regard to our military movements. It will be very useful to the United States to give us authority to take and hold all the places and forts of the United States, subject always to your order. We will protect them against surprise and secure the harbor of Boston, while at the same time we shall be preparing a levy of men by exact drill and discipline for active service. I wish 1,000 to 2,000 men, if possible-say two regiments-might be ordered into active service now as military. There are at lest two regiments of hardy, strong men who are anxious to go into immediate service, who cannot maintain themselves while they are drilling and learning tactics, but who would enlist under a new war bill into the U. S. Army as volunteers. Now they can only be military. If you will order them to rendezvous in the forts, muster them in as militia, having it understood by a formal agreement (which I will see to) that the cannot have their pay as militia unless they agree to serve as army volunteers when their three months are out, if wanted, for at least one or two years, I doubt not I can thus raise and discipline you two regimens of hardy troops. It must be of great importance, I should think, to accomplish this end. Some other militia organizations still would go into camp without present or future pay while occupied in drilling-such as our New England Guards Battalion, in Boston-if we could have the arsenal at Cambridge free until you countermand the permission. The mayor of Springfield thinks the arsenal there ought to be guarded by soldiers constantly. We could keep a company there, with your permission.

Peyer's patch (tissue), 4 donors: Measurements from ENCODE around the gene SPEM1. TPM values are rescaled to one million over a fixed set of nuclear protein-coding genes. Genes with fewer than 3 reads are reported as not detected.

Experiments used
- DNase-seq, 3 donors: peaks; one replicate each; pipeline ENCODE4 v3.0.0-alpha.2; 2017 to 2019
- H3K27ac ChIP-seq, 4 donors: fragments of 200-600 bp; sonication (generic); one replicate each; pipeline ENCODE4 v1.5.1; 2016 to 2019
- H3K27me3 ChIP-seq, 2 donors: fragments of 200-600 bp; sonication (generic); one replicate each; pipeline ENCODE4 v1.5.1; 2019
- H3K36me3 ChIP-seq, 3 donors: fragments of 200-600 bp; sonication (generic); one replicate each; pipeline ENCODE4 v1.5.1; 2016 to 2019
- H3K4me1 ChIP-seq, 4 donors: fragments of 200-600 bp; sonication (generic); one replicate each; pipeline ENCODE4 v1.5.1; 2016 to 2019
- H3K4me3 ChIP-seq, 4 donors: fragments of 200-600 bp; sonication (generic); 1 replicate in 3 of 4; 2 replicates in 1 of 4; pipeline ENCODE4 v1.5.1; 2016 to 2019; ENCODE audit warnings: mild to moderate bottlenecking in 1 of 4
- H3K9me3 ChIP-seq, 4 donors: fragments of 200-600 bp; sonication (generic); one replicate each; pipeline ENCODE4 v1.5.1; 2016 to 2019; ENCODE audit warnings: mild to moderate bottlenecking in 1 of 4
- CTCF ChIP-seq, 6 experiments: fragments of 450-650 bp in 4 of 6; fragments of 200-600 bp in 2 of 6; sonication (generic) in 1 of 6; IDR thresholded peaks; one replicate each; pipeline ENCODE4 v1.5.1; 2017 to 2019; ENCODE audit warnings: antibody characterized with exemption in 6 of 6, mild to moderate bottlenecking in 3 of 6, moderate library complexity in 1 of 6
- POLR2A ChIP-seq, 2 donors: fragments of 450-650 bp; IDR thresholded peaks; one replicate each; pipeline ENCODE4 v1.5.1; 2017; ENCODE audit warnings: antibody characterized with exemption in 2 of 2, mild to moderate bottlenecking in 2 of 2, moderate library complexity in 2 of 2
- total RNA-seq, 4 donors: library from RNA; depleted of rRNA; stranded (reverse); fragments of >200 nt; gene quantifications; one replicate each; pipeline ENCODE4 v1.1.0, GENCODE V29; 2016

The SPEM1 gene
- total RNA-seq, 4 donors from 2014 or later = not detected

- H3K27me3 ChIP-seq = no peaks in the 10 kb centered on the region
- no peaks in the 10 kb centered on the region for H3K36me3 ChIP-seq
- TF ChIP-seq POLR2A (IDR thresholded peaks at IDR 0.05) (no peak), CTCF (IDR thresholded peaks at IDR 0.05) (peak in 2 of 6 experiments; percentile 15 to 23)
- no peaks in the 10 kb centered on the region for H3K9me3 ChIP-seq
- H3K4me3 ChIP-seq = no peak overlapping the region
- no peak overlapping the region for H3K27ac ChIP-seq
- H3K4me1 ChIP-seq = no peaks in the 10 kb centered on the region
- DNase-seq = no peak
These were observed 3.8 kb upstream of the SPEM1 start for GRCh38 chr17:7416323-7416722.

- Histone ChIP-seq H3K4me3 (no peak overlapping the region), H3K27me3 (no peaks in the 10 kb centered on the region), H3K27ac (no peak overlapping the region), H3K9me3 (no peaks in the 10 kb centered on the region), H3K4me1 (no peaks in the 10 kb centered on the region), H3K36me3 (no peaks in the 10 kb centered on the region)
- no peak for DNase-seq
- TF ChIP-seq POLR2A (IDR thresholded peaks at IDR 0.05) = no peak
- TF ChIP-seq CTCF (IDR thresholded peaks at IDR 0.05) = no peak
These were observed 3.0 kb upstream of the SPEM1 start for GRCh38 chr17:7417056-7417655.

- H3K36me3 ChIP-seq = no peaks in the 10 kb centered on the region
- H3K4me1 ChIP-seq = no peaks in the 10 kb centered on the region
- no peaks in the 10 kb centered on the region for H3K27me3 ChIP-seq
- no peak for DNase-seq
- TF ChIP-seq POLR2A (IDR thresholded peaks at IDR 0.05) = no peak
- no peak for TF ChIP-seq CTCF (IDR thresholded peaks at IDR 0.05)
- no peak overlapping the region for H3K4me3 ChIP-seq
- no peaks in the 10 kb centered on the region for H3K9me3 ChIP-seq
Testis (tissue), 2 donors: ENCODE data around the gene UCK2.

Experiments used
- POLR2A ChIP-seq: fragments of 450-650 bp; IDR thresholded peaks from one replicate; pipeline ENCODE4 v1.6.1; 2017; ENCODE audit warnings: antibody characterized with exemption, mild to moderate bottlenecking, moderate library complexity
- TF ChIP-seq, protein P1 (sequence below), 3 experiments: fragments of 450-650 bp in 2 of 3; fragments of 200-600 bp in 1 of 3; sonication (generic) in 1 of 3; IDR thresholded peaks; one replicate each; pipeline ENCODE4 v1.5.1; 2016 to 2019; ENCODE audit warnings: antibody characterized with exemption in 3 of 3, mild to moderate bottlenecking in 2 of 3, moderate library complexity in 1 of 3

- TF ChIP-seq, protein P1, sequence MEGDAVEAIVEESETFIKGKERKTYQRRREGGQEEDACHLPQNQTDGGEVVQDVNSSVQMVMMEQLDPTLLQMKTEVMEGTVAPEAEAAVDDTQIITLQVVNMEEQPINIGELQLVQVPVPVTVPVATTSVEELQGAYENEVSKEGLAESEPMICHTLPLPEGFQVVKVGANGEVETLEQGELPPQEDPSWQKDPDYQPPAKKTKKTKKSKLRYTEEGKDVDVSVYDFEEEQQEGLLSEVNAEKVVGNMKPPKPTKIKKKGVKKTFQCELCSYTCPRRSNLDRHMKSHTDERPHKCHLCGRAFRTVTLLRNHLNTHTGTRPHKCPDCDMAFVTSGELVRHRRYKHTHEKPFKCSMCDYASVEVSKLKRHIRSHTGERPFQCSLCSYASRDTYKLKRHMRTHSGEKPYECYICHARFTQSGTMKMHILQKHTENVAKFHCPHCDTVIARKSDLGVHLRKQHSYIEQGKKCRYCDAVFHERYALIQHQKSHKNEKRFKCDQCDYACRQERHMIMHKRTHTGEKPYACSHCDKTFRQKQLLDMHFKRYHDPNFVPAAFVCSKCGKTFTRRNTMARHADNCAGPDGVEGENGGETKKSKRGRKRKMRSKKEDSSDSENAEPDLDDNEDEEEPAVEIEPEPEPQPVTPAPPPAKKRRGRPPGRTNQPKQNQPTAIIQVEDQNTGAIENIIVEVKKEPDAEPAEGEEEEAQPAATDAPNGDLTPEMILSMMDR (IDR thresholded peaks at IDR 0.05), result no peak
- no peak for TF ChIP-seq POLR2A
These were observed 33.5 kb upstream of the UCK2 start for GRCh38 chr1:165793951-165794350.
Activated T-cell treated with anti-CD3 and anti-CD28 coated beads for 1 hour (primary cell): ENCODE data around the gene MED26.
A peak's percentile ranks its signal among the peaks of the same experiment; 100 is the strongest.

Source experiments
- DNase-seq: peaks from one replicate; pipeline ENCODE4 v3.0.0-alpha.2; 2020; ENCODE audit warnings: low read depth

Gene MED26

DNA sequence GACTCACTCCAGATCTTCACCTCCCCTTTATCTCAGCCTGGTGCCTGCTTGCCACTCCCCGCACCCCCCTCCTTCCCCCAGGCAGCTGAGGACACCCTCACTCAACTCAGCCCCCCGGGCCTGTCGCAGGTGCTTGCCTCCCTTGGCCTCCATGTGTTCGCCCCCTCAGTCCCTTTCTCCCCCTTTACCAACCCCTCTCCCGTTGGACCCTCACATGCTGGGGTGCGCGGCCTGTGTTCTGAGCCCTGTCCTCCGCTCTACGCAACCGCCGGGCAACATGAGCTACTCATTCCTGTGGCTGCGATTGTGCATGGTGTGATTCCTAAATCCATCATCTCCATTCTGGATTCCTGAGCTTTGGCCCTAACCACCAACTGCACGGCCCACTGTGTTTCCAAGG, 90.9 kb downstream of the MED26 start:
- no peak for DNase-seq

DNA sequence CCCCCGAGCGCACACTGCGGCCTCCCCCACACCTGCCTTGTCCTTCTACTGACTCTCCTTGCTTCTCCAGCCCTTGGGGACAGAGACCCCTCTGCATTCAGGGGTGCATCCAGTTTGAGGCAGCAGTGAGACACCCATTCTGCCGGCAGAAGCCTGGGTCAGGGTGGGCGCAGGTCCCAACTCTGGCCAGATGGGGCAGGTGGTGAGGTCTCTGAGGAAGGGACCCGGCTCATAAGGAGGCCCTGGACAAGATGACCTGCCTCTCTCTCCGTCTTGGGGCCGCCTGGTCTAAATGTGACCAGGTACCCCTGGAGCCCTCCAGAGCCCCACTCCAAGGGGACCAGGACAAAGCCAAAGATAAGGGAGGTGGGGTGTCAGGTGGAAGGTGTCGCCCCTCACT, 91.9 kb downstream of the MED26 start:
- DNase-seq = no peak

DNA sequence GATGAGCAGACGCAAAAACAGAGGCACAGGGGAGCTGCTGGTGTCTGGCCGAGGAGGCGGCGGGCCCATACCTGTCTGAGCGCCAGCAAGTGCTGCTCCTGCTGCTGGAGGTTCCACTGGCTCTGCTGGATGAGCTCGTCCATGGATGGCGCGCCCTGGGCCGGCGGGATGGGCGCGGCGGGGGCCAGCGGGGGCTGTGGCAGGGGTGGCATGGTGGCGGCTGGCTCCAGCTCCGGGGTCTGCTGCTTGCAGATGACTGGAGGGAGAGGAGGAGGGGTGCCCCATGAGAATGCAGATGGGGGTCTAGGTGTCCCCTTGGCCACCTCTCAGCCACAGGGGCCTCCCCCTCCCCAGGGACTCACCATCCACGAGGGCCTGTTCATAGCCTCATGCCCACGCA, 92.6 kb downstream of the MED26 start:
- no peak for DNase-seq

Please allow full conferences with Governor Boutwell and regard him as a most confidential friend and agent of Massachusetts, and giving him and myself as much opportunity as possible to serve the United States you will aid in the development of the good will of our people into the highest efficiency of active efforts.
Your most obedient servant,
JOHN A. ANDREW.
CONCORD, N. H., April 22, 1861. (Received t.)
Honorable SIMON CAMERON,
Secretary of War:
New Hampshire tenders one or more additional regiments to the General Government. Will they be accepted?
by direction of the Governor:
JOSEPH C. ABBOT,
EXECUTIVE DEPARTMENT, Albany, N. Y., April 22, 1861.
General SIMON CAMERON,
Secretary of War:
SIR: I have had no communication, telegraphic or otherwise, since Saturday last, and am painfully anxious to get news. I presume the War Department has garuded the Relay House and the Junction between Washington and the Annapolis Branch. It is thought these are important points in which to concentrate a strong force . In addition to those already advised, the Twenty- fifth Regiment--being the Albany regiment--has proceeded to New York to-day to enter the service of the Government, and will be transported to Washington immediately.
I am, truly, yours,
E. D. MORGAN.